By Dena O'DellJanuary 31, 2018
SAN PEDRO, California - During a recent trip to California, Lt. Gen. Todd Semonite, commanding general of the U.S. Army Corps of Engineers, told stakeholders he envisions the Corps as "champions for change."
Semonite spoke at the California Marine Affairs and Navigation Conference Jan. 18 in San Pedro, before boarding a UH-60 Blackhawk helicopter to tour the devastation of the recent mudslides in Santa Barbara County.
He told the audience the most important commitment the Corps can give to its stakeholders is to continue to be innovative and think outside the box.
"I want our team to be a champion for change," he said. "I love that word. I want you to champion change. Strive to find ways to look into an uncertain future, be poised or recognize those opportunities and be innovative."
As the chief of engineers for the nation, Semonite discussed the national perspective of the Corps' civil works program and provided insight into the Trump administration, relative to water resources infrastructure.
With a new administration, Semonite said he has seen a push for deregulation. Some of the ways the Corps is working with the White House is by creating more streamlined and efficient operations.
The Corps' mandate is reasonable development, while at the same time protecting the environment, he said, and it works closely with the Department of Interior and the Environmental Protection Agency on many of its projects. Despite cuts to some of those agencies, Semonite said the Corps continues to see great support.
"We continue to make sure that we, as a federal family, are able to work side by side," he added.
The general also talked about the nation's aging infrastructure, the push to rebuild it and the potential for more public-private partnerships.
The more local investors are able to contribute to a project, he said, the better the cost-to-benefit ratio, which increases the chances of the project getting funded.
He encouraged the audience to engage with the Corps and other stakeholders often and not just when an issue arises, and said the Corps will strive to identify and consider their perspectives.
"The Corps recognizes diverse thoughts and opinions contribute to better decisions and outcomes," he said. "Don't think that we, the Corps of Engineers, have the approved solution. We need your input and your advice."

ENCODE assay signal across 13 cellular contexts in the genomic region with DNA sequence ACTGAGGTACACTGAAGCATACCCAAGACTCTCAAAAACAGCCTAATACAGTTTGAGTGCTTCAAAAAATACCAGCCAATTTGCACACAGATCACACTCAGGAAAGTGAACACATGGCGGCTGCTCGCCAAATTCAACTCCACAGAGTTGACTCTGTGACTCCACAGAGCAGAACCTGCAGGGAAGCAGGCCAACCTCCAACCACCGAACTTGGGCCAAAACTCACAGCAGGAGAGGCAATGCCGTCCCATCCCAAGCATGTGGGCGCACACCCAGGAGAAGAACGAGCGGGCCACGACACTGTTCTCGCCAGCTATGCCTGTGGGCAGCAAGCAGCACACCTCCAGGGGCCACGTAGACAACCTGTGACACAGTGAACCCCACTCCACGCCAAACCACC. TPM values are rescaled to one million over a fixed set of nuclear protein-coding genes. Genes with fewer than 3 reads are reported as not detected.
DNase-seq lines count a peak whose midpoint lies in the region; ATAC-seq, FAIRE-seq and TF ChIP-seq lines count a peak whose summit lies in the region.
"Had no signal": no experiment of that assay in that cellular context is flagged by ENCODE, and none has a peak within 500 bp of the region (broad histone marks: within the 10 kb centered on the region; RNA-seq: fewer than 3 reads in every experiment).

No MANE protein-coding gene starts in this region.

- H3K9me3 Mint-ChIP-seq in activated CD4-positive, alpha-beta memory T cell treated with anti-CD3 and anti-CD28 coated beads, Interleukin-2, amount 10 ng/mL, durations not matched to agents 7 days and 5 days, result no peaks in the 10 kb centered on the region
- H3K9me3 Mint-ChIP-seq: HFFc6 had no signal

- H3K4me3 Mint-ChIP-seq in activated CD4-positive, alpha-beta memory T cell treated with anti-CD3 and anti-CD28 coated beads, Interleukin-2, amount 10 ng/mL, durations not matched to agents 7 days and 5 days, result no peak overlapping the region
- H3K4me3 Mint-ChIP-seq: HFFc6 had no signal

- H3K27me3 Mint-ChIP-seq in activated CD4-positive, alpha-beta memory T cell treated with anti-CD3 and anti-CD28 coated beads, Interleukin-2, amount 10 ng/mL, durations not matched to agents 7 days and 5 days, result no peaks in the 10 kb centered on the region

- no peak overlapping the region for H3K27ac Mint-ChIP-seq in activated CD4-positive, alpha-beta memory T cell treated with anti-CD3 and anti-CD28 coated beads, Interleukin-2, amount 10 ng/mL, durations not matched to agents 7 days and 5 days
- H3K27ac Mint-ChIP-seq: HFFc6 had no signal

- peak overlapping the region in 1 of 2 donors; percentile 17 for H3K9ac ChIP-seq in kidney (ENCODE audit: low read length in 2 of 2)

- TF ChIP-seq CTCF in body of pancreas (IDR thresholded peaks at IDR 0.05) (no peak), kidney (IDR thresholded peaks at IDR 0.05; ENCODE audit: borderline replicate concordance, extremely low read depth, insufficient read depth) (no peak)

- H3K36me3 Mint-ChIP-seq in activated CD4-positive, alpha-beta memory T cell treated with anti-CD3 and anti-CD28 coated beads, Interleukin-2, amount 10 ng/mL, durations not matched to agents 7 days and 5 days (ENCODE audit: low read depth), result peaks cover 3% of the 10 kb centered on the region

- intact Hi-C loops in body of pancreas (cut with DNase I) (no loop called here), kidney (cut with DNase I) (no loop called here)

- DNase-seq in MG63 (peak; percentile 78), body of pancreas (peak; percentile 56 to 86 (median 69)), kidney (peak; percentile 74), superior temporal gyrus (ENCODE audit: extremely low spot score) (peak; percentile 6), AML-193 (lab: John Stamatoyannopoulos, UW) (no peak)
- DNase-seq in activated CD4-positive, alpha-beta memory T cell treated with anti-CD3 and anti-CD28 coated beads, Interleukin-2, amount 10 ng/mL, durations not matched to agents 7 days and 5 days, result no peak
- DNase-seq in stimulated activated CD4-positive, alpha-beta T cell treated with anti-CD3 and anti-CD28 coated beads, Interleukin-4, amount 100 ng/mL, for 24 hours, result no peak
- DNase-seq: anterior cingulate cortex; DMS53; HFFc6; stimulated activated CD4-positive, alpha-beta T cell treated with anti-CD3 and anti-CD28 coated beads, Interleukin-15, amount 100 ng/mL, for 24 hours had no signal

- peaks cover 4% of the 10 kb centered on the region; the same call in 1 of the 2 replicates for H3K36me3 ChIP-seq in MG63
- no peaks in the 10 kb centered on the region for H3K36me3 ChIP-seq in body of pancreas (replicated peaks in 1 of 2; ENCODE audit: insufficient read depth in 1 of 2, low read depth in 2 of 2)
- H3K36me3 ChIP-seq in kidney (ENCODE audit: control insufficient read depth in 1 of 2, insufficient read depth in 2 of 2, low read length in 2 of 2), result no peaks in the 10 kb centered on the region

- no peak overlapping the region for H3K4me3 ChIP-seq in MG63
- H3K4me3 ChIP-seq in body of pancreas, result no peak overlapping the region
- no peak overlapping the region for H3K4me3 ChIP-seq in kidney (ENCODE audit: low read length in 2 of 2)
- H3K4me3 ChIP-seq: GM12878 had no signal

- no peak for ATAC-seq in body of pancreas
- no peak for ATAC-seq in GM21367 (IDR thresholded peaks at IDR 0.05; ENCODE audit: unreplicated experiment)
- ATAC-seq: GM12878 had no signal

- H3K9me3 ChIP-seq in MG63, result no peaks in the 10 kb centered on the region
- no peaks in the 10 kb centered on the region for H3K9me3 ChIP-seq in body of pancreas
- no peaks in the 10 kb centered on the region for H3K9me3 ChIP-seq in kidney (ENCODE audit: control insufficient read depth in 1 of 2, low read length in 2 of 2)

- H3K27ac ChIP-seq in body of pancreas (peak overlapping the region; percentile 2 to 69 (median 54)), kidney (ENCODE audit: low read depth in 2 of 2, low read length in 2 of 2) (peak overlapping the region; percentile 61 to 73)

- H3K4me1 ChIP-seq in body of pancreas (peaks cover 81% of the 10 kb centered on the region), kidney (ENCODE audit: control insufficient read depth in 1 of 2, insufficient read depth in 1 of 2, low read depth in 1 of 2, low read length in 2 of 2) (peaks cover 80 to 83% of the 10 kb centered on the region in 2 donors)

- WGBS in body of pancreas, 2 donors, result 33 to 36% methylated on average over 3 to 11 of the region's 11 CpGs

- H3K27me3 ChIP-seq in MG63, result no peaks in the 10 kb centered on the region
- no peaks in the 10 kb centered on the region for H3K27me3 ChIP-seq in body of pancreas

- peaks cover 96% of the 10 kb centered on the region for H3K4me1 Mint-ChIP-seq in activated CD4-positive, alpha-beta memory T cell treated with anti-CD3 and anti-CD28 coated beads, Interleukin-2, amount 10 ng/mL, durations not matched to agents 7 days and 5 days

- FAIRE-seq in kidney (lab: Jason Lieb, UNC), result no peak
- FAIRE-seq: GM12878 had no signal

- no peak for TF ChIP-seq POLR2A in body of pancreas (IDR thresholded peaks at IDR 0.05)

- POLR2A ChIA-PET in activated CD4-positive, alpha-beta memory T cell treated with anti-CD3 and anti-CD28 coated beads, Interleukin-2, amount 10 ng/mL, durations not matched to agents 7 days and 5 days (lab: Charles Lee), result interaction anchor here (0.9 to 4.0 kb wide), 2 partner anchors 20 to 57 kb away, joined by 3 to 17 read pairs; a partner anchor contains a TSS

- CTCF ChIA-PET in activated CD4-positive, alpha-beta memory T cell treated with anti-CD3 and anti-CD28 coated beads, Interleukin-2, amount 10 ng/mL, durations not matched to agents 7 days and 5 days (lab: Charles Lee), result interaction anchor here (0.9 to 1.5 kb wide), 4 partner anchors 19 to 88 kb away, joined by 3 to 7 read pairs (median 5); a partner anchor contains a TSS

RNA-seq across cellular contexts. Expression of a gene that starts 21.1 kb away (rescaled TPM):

He also outlined several of the Corps' commitments to its stakeholders and the community, and promised transparency.
"We're going to tell you what we're doing," Semonite said. "If we make a mistake, we're going to tell you up front what's going on. We're going to lay out the good facts; we're going to lay out the bad facts. We're going to find compromise. We aren't going in with the approved solution. We're listening to both sides of an argument and trying to find out what is the right way to do it.
"But that compromise means we're not risking our integrity, we are not going to risk our engineering science, and we're not going to risk violating the law. We're going to find a compromise, but we're going to do it within some bounds that I want our organization to stand for."
In addition to its civil works program, the Corps supports other Department of Defense branches, like the Navy and the Air Force; the warfighting commander in 110 different countries; Missile Defense Agency; Customs and Border Protection; the Veterans Administration; and is the Federal Emergency Management Agency's engineer.
Since August, he said, the Corps has received more than 105 FEMA missions, valued at more than $1.3 billion, and has responded to five hurricanes, deploying more than 1,750 personnel to Florida, Texas, Puerto Rico and the U.S. Virgin Islands.
Locally, the Corps' South Pacific Division is providing debris removal from the October Northern California wildfires; and the Corps' Los Angeles District is supporting debris removal from 11 basins following the January mudslides in Santa Barbara County.
"Similar to how we know there is not a one-size-fits-all approach with disaster response, since what works in Florida and Texas might not be possible for the U.S. Virgin Islands or Puerto Rico, there may not be a one-size-fits-all approach with the infrastructure challenges we have in California," he said. "So how then do we get the results we need for the people we serve? That's an important discussion for us to have."
The Corps is postured to deliver engineering solutions to the nation's toughest challenges, Semonite said, but the organization values local support.
"It is absolutely undeniable how vital California is to the security and prosperity of this nation," he said. "It's our job to continue to find your projects, find your concerns and try to champion those, and you can be the best advocate."